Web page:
Monday, March 2, 2015

Fashions for March 1836

Monday, March 2, 2015
Velvet walking dress
Loretta reports:

According to some fashion magazines, the ginormous sleeves of the 1830s start slimming down late in 1835.  And yet not everybody got the message or liked it, because we continue to see big sleeves into 1836, as illustrated here.  This dress caught my eye because it seems a fairly sane choice for changeable March weather in London or in Paris and because it must have looked and felt so luxurious.

What puzzles me in this picture is the clock.  It looks vaguely familiar.  Does anybody know what it is?







Dress description
 

Fashions & description from The Lady’s Magazine & Museum, March 1836

Clicking on the image will enlarge it.  Clicking on the caption will allow you to read at the source, where you can learn more and enlarge images as needed.

10 comments:

Anonymous said...

It depicts Time with his scythe, or is that not what you mean?

Anonymous said...

I would never want to wear one of those dresses. Imagine putting on a coat over it. One could make two regency gowns out of the material-- or maybe even three.
I think one would have to be of substantial size to be able to carry the weight of the dress. Such a silly fashion. yet-- it can look beautiful in a fashion picture.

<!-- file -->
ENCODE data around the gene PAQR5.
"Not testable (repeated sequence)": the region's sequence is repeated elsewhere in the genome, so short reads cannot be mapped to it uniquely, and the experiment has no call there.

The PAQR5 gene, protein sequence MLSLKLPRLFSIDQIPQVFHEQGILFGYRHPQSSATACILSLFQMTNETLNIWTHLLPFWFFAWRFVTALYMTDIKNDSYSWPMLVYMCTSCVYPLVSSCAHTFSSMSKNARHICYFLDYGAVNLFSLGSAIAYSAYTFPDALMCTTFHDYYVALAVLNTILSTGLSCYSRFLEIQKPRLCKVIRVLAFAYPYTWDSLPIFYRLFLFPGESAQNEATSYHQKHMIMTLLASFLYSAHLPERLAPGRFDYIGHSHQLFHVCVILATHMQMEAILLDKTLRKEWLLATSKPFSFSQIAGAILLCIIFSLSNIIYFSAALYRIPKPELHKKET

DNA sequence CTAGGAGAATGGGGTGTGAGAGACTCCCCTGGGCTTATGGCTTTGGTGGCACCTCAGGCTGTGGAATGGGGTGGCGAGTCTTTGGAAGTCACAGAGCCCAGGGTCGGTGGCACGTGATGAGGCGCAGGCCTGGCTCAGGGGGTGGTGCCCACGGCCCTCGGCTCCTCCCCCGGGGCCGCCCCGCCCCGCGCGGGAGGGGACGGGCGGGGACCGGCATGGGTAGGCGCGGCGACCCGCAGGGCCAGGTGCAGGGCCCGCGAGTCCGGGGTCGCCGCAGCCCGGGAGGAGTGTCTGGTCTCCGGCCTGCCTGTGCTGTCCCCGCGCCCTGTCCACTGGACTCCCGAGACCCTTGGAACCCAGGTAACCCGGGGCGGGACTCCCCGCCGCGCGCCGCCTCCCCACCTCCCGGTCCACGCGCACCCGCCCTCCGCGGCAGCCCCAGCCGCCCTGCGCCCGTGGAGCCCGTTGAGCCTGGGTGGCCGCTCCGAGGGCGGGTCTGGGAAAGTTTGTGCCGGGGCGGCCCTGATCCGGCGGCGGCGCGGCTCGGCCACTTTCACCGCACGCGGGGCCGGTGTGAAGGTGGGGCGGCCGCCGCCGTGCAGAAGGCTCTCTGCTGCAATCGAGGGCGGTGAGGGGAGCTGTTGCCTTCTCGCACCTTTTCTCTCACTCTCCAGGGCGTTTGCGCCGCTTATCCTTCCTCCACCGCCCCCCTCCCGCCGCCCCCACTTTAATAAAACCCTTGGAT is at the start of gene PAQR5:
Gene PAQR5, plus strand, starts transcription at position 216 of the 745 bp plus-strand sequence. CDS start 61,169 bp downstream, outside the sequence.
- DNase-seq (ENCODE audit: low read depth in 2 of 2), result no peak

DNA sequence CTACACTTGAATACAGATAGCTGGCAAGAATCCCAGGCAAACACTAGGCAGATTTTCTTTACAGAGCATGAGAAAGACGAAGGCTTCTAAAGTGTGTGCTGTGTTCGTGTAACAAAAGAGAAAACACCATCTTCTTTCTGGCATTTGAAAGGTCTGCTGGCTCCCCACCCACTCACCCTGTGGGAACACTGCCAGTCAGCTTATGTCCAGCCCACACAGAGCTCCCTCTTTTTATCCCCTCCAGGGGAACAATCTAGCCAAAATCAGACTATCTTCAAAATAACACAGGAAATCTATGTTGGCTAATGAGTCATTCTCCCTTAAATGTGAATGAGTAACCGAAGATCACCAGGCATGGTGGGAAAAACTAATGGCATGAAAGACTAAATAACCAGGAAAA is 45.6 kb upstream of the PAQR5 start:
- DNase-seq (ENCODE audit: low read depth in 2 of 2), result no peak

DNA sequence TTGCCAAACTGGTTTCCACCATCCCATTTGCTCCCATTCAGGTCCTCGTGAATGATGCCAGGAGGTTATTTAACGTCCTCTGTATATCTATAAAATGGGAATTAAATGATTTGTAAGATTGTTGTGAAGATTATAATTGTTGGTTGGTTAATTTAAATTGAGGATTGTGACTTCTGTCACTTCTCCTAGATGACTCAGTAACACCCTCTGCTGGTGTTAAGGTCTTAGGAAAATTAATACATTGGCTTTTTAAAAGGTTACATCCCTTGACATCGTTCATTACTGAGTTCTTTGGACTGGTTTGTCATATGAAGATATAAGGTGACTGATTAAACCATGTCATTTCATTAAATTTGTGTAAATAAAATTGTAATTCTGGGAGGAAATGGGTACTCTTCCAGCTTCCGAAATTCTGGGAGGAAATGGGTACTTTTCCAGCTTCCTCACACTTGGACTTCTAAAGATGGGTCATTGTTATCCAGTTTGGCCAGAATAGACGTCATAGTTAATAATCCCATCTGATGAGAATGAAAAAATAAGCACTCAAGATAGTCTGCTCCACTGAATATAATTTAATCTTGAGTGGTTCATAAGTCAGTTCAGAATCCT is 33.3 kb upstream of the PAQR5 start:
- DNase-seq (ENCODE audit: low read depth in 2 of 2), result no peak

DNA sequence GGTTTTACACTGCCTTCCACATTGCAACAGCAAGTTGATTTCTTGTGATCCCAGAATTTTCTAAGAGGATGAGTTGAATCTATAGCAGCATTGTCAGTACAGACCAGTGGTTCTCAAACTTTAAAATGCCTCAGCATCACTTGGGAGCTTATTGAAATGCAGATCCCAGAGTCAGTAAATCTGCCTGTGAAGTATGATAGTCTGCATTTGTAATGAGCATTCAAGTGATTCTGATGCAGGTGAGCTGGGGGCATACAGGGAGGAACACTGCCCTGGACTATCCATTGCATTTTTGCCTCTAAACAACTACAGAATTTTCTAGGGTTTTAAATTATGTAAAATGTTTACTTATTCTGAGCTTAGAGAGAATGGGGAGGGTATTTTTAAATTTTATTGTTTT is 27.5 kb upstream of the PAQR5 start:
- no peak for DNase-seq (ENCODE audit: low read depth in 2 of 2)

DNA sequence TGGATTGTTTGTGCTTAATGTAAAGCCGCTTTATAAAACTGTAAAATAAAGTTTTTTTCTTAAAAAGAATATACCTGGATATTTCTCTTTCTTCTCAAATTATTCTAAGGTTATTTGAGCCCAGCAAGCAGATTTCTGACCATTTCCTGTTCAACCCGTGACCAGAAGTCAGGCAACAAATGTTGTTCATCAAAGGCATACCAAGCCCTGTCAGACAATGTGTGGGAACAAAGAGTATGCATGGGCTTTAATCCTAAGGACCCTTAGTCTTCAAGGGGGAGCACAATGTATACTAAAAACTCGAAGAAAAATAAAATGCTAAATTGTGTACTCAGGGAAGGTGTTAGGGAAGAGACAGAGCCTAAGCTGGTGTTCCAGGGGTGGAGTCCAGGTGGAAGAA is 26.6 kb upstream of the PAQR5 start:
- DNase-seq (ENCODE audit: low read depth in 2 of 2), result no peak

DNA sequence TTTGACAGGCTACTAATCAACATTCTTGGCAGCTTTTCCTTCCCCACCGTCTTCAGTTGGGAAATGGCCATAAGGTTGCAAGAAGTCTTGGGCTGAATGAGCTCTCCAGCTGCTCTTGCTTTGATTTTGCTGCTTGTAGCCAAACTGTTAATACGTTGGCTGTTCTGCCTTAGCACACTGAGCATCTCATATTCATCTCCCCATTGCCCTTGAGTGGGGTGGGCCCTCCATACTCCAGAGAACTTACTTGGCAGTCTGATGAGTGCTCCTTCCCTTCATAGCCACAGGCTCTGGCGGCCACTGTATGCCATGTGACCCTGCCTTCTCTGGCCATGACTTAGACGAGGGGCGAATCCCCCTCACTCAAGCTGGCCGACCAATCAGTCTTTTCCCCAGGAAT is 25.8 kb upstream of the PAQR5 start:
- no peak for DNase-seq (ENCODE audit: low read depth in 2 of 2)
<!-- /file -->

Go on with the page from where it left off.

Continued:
Mary O'Keefe Kellogg said...

I agree with the other poster: it's one of those clocks with Father Time (or Death) meant to remind the viewer to get his life in order before it was too late.

As for the sleeves, not only were they so enormous that no coat would have fit, only a cloak, but the cut of the shoulder - to give a "demure," sloping line - had no gusset and made it impossible to raise one's arms.

Chris Woodyard said...

The clock sculpture looks like something by Thorwaldsen, but I can't place the specific image. Here's an 1880s clock in a similar vein. http://www.nationaltrustcollections.org.uk/object/850807

Georgie Wickham said...
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Georgie Wickham said...
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Georgie Wickham said...

I think I shall be lowering the tone of this extremely enjoyable, well-informed blog by suggesting the clock looks just like Phileas Fogg in the highly individual credits to Around the World in Eighty Days (the amazing Saul Bass). http://ifitshipitshere.blogspot.co.uk/2013/05/the-saul-bass-google-doodle-tribute-and.html

LorettaChase said...

Yes, it does look like Father Time. But it did puzzle me, such a moralistic image on a fashion plate. And then the cloak sort of looked like wings. I've seen Mercury for a clock, and Cupid, and other Greek & Roman myth figures. Father Time & his scythe seems so somber in this context.

LorettaChase said...

Mary, you're right about the difficulties of fitting a coat over these sleeves. The solution was a cloak or cape, often cut out in front or made in a sloping shape so that you could get your hands out from under without bunching up the cape. There's an example here:
http://www.lapl.org/collections-resources/visual-collections/ladys-magazine-198

Meg said...

Actually I'm more interested in what is going on with her fur piece. It appears to widen on the shoulder, so is it a capelet with fur ties, or a tippet that just widens out about the neck and shoulders? I'm not surprised that a moralizing note is included in a fashion plate of this time, the Victorian values were in by this time and the gay abandon of the Georgian era ended.

 
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